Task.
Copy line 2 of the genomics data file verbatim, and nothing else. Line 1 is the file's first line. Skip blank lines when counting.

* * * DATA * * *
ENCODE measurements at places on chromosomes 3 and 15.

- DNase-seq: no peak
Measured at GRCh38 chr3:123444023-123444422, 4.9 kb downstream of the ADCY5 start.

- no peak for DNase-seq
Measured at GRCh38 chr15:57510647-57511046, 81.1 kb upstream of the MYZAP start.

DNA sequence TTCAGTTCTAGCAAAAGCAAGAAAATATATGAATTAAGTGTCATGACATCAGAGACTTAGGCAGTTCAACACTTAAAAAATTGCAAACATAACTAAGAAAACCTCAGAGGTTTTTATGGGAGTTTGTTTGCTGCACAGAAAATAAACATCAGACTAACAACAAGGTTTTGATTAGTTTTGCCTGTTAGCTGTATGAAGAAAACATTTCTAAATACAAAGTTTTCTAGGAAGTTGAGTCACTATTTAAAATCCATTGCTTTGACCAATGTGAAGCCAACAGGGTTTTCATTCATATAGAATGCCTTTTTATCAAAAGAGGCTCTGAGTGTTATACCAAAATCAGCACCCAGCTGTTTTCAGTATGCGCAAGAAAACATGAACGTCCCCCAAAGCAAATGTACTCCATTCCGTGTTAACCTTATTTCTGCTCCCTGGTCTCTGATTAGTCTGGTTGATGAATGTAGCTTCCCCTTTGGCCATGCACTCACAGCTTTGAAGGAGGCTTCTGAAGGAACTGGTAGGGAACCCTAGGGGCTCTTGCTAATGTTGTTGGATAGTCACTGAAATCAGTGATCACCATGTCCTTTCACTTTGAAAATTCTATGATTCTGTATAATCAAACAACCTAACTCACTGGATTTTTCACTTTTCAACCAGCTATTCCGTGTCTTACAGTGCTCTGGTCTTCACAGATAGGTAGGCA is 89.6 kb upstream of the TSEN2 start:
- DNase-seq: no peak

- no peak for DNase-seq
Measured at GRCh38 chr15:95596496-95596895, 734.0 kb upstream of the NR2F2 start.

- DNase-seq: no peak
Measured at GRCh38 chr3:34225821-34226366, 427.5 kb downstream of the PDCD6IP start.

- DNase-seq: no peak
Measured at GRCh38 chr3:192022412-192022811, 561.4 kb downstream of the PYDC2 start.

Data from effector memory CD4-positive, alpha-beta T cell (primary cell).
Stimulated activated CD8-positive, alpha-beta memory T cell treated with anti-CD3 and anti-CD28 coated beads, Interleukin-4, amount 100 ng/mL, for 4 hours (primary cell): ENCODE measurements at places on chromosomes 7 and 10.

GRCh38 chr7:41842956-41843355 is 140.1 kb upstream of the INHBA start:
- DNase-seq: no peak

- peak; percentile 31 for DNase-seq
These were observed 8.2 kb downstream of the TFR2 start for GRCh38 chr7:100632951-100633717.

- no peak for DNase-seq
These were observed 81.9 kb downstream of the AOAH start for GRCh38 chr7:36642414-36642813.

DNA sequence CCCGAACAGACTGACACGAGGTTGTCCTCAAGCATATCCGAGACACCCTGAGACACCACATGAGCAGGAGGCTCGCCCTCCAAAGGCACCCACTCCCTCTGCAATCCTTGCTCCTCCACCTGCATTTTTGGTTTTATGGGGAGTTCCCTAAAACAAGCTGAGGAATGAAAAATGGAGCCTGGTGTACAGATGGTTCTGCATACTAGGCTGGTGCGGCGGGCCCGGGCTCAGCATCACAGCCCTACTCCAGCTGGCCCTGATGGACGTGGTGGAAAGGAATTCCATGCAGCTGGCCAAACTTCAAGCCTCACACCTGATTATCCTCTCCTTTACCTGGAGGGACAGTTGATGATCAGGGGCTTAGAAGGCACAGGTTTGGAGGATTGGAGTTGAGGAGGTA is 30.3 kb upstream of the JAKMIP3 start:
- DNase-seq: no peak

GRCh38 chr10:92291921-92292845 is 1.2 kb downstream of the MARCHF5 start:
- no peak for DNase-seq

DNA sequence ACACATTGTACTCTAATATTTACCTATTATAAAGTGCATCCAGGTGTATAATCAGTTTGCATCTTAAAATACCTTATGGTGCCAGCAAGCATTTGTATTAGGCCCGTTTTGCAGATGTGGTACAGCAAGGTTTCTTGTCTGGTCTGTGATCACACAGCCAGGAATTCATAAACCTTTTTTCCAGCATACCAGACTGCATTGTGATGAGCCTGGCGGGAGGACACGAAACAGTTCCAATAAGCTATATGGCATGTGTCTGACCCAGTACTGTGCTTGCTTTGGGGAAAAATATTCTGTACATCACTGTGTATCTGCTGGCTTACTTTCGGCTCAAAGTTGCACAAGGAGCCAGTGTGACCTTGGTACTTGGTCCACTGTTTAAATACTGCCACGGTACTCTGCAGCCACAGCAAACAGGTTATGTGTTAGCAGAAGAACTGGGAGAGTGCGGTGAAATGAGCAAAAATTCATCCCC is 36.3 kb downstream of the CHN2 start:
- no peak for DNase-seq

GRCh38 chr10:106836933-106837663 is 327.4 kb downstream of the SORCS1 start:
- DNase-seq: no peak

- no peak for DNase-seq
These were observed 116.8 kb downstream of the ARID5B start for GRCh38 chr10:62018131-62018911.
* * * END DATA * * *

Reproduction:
- DNase-seq: no peak